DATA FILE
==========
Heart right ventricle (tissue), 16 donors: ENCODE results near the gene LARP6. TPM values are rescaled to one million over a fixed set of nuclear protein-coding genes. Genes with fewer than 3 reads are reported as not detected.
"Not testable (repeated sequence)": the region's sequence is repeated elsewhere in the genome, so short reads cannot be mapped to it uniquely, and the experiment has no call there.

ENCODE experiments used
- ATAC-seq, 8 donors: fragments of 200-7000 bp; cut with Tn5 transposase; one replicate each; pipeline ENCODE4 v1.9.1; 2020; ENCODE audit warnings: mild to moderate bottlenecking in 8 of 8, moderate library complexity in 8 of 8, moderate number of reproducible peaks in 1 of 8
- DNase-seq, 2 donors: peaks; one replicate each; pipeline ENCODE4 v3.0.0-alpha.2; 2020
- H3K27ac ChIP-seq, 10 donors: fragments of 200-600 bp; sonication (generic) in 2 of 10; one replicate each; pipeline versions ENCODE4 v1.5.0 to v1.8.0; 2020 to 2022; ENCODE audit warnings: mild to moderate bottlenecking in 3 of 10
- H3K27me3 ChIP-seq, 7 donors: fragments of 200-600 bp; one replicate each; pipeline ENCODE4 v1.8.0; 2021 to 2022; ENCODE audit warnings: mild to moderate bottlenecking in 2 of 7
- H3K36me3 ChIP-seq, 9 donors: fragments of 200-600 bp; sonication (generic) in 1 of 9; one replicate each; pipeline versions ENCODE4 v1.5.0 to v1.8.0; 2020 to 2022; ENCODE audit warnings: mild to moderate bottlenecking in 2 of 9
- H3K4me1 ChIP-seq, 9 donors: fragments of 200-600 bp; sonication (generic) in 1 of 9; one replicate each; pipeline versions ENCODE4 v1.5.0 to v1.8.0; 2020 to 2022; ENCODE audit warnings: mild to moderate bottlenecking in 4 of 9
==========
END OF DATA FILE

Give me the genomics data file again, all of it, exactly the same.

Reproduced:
Heart right ventricle (tissue), 16 donors: ENCODE results near the gene LARP6. TPM values are rescaled to one million over a fixed set of nuclear protein-coding genes. Genes with fewer than 3 reads are reported as not detected.
"Not testable (repeated sequence)": the region's sequence is repeated elsewhere in the genome, so short reads cannot be mapped to it uniquely, and the experiment has no call there.

ENCODE experiments used
- ATAC-seq, 8 donors: fragments of 200-7000 bp; cut with Tn5 transposase; one replicate each; pipeline ENCODE4 v1.9.1; 2020; ENCODE audit warnings: mild to moderate bottlenecking in 8 of 8, moderate library complexity in 8 of 8, moderate number of reproducible peaks in 1 of 8
- DNase-seq, 2 donors: peaks; one replicate each; pipeline ENCODE4 v3.0.0-alpha.2; 2020
- H3K27ac ChIP-seq, 10 donors: fragments of 200-600 bp; sonication (generic) in 2 of 10; one replicate each; pipeline versions ENCODE4 v1.5.0 to v1.8.0; 2020 to 2022; ENCODE audit warnings: mild to moderate bottlenecking in 3 of 10
- H3K27me3 ChIP-seq, 7 donors: fragments of 200-600 bp; one replicate each; pipeline ENCODE4 v1.8.0; 2021 to 2022; ENCODE audit warnings: mild to moderate bottlenecking in 2 of 7
- H3K36me3 ChIP-seq, 9 donors: fragments of 200-600 bp; sonication (generic) in 1 of 9; one replicate each; pipeline versions ENCODE4 v1.5.0 to v1.8.0; 2020 to 2022; ENCODE audit warnings: mild to moderate bottlenecking in 2 of 9
- H3K4me1 ChIP-seq, 9 donors: fragments of 200-600 bp; sonication (generic) in 1 of 9; one replicate each; pipeline versions ENCODE4 v1.5.0 to v1.8.0; 2020 to 2022; ENCODE audit warnings: mild to moderate bottlenecking in 4 of 9